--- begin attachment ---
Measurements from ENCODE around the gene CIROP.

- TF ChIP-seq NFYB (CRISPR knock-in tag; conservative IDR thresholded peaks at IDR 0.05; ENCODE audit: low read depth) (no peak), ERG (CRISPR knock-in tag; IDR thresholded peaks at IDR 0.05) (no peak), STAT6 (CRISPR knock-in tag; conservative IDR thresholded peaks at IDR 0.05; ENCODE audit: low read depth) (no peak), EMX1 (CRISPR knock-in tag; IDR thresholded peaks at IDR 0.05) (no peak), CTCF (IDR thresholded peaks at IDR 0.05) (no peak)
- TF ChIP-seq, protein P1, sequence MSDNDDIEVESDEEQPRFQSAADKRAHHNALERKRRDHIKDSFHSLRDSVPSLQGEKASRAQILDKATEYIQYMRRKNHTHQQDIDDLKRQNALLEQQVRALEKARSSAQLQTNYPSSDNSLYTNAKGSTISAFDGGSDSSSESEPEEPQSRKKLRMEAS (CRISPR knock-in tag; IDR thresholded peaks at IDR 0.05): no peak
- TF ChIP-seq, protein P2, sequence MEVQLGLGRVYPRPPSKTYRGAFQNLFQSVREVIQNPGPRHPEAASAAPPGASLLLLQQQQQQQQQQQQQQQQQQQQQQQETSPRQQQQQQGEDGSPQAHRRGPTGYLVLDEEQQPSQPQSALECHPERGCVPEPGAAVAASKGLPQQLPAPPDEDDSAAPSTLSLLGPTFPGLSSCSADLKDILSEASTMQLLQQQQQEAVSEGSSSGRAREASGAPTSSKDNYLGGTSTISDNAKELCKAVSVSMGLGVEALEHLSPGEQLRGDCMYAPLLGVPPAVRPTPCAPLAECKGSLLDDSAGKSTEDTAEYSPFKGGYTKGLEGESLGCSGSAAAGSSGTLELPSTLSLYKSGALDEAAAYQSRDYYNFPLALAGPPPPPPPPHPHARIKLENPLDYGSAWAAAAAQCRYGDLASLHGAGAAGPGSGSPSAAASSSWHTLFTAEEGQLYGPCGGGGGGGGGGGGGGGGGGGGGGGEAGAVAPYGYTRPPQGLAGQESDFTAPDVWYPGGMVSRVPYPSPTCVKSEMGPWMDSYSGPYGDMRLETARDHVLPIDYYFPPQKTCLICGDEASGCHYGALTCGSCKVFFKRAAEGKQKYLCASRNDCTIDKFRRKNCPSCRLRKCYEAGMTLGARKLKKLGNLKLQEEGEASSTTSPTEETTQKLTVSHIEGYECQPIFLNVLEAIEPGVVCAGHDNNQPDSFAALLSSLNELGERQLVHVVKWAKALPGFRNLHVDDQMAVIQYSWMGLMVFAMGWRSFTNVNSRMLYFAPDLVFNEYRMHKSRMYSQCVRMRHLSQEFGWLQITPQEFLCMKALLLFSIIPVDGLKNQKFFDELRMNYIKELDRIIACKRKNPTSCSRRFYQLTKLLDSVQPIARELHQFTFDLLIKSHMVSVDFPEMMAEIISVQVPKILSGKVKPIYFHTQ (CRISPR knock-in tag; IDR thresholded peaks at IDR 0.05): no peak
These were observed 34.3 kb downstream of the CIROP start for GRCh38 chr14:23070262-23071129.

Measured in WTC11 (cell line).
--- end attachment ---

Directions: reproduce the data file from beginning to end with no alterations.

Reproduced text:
Measurements from ENCODE around the gene CIROP.

- TF ChIP-seq NFYB (CRISPR knock-in tag; conservative IDR thresholded peaks at IDR 0.05; ENCODE audit: low read depth) (no peak), ERG (CRISPR knock-in tag; IDR thresholded peaks at IDR 0.05) (no peak), STAT6 (CRISPR knock-in tag; conservative IDR thresholded peaks at IDR 0.05; ENCODE audit: low read depth) (no peak), EMX1 (CRISPR knock-in tag; IDR thresholded peaks at IDR 0.05) (no peak), CTCF (IDR thresholded peaks at IDR 0.05) (no peak)
- TF ChIP-seq, protein P1, sequence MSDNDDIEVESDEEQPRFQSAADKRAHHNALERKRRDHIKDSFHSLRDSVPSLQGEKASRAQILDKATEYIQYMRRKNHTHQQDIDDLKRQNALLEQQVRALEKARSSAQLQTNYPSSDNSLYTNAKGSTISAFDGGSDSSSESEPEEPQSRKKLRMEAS (CRISPR knock-in tag; IDR thresholded peaks at IDR 0.05): no peak
- TF ChIP-seq, protein P2, sequence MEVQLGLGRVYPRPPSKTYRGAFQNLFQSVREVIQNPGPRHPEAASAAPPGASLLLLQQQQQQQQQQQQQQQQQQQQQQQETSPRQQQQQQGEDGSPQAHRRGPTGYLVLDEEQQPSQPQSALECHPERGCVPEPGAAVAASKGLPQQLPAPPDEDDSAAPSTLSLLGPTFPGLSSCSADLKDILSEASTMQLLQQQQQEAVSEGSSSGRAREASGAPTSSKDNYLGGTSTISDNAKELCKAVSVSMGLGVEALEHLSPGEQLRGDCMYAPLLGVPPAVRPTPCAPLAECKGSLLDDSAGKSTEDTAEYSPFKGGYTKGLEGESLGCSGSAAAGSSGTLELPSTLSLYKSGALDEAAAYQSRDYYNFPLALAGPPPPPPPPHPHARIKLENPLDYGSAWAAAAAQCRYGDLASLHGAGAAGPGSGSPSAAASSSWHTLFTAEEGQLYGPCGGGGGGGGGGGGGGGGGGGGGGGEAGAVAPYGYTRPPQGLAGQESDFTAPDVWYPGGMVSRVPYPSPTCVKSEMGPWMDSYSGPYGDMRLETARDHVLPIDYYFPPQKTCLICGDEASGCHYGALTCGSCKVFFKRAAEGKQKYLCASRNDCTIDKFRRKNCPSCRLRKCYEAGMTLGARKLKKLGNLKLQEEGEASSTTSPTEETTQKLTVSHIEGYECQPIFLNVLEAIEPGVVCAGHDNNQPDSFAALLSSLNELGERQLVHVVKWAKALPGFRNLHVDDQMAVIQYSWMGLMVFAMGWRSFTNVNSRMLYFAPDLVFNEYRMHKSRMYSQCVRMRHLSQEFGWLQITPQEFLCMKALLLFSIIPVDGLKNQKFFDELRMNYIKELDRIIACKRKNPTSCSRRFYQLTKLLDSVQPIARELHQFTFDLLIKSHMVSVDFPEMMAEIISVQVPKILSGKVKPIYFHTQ (CRISPR knock-in tag; IDR thresholded peaks at IDR 0.05): no peak
These were observed 34.3 kb downstream of the CIROP start for GRCh38 chr14:23070262-23071129.

Measured in WTC11 (cell line).